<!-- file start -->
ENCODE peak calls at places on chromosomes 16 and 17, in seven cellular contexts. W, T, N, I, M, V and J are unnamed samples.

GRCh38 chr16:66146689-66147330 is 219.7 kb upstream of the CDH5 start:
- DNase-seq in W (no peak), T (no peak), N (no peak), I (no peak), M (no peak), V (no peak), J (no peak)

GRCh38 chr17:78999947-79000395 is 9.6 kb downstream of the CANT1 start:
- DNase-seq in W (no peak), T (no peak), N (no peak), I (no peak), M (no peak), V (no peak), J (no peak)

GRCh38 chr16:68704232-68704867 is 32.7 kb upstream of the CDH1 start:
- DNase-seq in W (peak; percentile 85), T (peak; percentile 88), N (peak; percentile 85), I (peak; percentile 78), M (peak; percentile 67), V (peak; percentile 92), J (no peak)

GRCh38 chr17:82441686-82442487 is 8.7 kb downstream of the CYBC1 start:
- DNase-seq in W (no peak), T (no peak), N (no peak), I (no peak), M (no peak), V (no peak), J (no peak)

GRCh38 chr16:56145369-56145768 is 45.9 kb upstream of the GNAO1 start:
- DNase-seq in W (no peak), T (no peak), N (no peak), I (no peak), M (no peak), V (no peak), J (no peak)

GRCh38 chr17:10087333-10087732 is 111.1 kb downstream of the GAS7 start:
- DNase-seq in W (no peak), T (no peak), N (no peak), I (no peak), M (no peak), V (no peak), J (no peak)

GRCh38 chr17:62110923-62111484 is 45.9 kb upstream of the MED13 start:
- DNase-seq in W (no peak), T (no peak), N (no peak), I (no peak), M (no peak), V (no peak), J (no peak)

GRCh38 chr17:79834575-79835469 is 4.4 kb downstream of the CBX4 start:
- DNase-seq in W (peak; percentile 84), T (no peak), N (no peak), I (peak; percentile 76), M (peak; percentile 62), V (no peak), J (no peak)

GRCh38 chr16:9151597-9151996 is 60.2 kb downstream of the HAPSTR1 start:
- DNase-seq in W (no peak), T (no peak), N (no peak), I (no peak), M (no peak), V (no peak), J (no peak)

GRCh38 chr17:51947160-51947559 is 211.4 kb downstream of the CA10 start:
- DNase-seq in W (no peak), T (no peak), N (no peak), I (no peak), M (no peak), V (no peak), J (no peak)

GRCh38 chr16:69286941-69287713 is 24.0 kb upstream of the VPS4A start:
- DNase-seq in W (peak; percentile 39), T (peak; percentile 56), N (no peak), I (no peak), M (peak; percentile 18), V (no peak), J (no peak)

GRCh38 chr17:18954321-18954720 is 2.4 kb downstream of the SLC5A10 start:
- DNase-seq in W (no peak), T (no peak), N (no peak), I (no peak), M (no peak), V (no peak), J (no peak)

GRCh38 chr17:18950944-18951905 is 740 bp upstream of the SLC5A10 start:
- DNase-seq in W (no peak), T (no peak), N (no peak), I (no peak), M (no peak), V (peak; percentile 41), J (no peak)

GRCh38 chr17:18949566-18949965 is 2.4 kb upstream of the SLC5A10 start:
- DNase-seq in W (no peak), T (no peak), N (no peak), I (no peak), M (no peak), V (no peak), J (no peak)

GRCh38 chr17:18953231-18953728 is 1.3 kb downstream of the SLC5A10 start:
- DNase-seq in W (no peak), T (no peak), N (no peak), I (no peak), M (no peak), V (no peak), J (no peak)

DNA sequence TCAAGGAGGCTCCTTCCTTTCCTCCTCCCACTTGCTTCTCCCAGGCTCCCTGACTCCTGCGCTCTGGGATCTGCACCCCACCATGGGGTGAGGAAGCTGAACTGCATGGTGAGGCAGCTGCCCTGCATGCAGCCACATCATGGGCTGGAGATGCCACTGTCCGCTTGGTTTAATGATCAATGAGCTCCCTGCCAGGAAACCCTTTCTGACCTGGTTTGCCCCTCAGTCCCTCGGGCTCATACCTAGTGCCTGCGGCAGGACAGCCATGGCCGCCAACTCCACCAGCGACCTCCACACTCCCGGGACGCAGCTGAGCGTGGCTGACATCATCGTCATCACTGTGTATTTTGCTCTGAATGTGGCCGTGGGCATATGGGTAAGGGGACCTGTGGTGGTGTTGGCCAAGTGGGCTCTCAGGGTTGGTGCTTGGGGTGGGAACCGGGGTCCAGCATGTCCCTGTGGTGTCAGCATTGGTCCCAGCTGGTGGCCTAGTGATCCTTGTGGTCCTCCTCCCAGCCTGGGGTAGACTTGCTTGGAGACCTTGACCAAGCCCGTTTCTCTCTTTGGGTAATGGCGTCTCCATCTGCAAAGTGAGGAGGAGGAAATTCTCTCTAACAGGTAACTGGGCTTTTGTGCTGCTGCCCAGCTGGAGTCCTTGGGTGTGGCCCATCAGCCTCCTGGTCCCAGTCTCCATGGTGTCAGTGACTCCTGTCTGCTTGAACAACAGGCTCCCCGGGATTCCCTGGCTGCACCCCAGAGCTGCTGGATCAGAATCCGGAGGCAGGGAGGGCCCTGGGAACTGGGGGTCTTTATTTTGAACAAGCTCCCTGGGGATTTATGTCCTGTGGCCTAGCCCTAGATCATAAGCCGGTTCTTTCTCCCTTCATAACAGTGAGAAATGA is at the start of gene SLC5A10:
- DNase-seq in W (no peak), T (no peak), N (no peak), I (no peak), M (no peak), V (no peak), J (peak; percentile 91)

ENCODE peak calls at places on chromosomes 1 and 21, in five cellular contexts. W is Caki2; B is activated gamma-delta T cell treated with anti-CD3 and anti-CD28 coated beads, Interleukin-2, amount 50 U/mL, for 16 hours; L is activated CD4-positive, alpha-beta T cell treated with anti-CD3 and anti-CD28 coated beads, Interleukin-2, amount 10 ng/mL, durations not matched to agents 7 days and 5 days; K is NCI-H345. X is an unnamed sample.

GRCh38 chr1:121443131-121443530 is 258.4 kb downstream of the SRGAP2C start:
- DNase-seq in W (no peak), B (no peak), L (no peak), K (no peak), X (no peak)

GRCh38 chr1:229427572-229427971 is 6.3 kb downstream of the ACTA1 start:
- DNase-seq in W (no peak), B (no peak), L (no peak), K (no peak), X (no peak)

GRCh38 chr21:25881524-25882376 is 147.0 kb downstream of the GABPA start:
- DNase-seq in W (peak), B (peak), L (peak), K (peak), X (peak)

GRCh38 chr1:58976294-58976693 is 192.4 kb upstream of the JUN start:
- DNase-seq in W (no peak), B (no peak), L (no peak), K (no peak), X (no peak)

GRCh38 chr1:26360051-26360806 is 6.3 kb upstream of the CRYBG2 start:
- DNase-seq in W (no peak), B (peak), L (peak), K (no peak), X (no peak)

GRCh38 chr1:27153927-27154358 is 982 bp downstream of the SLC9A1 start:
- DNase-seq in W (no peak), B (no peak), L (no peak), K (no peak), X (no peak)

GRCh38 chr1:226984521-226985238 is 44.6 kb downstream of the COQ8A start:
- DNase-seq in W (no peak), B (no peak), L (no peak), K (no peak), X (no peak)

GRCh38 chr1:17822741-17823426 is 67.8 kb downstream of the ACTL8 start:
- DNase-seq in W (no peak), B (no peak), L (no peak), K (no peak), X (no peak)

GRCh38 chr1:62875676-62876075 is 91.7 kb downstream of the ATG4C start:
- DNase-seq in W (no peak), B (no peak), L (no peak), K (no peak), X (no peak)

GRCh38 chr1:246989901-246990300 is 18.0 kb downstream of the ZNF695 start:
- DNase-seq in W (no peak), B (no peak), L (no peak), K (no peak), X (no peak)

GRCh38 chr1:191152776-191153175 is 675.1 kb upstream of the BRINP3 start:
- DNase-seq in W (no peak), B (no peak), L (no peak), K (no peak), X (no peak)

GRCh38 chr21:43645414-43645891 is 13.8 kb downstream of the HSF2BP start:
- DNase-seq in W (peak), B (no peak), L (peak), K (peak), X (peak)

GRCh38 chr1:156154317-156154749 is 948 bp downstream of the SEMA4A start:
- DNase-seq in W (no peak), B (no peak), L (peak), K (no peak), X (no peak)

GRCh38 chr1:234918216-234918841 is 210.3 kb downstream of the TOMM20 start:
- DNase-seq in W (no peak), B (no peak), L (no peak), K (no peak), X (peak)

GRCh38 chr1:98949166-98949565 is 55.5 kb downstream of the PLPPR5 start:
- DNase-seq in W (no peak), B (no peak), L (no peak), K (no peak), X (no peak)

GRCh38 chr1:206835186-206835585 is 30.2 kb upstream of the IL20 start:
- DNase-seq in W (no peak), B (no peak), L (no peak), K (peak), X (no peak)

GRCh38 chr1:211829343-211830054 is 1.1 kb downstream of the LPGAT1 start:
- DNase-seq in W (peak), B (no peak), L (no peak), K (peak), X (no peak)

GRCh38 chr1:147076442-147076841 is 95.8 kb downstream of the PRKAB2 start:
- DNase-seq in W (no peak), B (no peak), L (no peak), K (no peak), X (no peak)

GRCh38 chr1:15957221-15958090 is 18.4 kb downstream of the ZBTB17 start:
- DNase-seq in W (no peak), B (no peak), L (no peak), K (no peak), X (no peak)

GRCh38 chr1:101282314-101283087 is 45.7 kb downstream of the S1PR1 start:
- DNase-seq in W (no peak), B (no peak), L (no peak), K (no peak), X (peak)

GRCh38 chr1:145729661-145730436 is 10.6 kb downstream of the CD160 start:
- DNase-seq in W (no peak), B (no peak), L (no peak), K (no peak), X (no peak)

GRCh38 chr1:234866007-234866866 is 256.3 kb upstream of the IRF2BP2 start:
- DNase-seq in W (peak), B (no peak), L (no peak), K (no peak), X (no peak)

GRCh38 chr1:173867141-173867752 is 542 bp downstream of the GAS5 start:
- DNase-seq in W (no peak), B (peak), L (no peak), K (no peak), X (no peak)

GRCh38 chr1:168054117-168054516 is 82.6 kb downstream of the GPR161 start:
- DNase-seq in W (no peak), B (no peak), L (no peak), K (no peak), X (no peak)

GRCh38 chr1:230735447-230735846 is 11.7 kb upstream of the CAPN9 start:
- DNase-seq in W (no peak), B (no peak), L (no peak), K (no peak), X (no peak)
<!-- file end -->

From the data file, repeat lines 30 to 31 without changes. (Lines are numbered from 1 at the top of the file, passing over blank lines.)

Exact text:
GRCh38 chr17:18953231-18953728 is 1.3 kb downstream of the SLC5A10 start:
- DNase-seq in W (no peak), T (no peak), N (no peak), I (no peak), M (no peak), V (no peak), J (no peak)